Cisco pushes video conferencing

March 3rd, 2011 | by Chan Chi-Loong

If there’s an overarching theme that Cisco is pushing at their Cisco Channel Partner 2011 event at New Orleans, first and foremost is cloud.

A second key theme would be video.

Not surprising, given Cisco’s foray into this area in recent years: Cisco Telepresence for the big enterprises, Tandberg’s video conferencing (which Cisco acquired for US$3.4 billion in late 2009) for the mid-range and WebEx hosted solutions for the SMB space.

Both CEO John Chambers and CTO Padmasree Warrior mentioned video more than a couple of times during their keynotes yesterday and today.

“By 2013, 90 percent of all consumer IP traffic will be video,” said John in his keynote yesterday, reflecting Cisco’s bullishness about the potential for this market.

In fact video is one of five key critical pillars of Cisco’s strategy that he identified yesterday. The other four are:

  • cloud and virtualization (no surprises here)
  • collaboration (unified communications, but also a shoutout to Quad, their social media collaboration tool)
  • core networking: routing, switching and services
  • business and technology architectures. (i.e. a bigger slice of the pie than just products or solutions, so server players like HP, Dell watch out!)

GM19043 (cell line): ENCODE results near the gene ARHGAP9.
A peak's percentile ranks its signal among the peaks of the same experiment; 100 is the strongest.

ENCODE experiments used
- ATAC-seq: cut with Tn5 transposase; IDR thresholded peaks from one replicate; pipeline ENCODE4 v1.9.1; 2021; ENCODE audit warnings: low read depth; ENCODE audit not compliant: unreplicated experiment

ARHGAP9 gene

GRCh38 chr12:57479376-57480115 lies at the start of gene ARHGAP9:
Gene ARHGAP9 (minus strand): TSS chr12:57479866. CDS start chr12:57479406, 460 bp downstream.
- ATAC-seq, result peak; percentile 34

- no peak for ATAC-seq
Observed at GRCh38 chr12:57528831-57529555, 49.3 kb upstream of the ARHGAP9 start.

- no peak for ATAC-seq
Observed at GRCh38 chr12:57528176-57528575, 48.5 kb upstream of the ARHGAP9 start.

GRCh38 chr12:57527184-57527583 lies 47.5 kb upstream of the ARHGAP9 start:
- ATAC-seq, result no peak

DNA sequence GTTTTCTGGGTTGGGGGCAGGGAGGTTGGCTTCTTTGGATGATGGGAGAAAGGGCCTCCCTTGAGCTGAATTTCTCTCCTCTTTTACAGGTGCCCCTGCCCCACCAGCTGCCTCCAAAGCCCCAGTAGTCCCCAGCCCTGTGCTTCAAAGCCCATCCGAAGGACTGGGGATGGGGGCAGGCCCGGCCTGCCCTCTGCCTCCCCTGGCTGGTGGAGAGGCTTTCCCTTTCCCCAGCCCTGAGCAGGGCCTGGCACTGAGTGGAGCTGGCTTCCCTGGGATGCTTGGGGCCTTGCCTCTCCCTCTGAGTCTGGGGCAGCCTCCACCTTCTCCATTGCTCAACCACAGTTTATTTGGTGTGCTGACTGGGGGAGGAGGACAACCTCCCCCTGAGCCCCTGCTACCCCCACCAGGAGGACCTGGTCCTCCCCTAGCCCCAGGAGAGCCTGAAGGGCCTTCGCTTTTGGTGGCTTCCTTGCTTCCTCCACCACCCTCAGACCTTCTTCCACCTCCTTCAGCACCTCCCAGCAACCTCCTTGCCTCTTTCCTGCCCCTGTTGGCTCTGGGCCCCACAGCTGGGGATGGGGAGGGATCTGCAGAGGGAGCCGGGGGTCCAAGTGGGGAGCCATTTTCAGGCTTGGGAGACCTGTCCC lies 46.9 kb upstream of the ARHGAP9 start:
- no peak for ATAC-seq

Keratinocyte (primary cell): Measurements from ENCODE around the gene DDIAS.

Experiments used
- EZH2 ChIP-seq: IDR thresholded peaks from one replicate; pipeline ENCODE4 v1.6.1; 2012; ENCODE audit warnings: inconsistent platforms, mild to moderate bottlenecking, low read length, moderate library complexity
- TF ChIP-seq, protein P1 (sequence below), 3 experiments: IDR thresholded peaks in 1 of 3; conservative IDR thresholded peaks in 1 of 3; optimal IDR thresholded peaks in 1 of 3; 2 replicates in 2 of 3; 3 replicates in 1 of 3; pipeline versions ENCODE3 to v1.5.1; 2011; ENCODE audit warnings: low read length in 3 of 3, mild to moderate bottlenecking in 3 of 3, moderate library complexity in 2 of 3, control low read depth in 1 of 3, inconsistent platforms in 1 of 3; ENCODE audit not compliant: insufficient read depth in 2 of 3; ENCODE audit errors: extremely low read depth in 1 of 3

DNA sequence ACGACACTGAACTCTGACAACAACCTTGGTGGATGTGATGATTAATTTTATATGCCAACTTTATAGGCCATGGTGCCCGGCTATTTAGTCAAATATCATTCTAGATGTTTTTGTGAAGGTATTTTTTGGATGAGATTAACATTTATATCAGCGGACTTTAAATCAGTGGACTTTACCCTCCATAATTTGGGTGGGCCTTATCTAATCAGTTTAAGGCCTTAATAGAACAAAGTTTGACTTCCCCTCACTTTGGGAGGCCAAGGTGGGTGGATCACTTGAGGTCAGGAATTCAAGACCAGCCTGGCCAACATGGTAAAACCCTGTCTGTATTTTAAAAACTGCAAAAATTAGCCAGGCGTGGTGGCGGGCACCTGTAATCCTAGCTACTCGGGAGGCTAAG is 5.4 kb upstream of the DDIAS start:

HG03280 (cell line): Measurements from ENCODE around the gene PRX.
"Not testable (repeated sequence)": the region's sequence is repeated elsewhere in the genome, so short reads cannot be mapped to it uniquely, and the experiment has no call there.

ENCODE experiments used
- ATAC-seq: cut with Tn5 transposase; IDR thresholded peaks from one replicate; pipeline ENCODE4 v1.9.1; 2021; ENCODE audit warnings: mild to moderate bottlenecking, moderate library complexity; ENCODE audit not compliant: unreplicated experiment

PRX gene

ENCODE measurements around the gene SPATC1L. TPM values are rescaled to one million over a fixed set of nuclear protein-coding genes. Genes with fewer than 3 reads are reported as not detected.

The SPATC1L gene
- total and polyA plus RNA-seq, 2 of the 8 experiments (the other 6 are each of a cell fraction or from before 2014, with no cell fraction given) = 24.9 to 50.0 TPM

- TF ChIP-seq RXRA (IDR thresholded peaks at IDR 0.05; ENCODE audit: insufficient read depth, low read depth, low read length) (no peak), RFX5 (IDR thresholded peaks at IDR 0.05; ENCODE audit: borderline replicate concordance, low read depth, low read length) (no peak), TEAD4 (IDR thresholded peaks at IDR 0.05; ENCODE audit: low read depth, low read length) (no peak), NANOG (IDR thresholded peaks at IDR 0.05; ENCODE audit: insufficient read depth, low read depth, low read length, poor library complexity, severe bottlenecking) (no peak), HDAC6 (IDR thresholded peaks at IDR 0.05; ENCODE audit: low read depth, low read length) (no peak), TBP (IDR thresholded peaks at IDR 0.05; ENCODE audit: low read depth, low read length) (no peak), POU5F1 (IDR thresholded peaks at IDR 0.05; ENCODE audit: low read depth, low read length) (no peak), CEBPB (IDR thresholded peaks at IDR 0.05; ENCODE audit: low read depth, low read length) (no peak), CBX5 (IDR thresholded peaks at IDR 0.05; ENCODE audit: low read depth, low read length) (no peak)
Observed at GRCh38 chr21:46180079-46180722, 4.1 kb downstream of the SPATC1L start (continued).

To push the video message, they are offering 92 percent off WebEx – typically US$49 a month for one account, now US$5 a month — for partners at the event. The hope, of course, is technology evangelism and for the partners to use WebEx themselves.

And this makes perfect sense as Cisco announced a new channel offering today that gave partners a cut for reselling Cisco WebEx Meeting Center to SMBs.

Looks like Cisco is pushing the video message hard.

Speaking of SMBs, Cisco announced a couple of initiatives today aimed squarely at this space, including new products like the Cisco Unified 300 series and Cisco Unified Communications Manager Business Edition 3000.

According to Rick Moran, vice president of marketing for Cisco’s Small Business technology Group, the SMB space has a global addressable market of US$8 billion, and more could be done to tackle this space.

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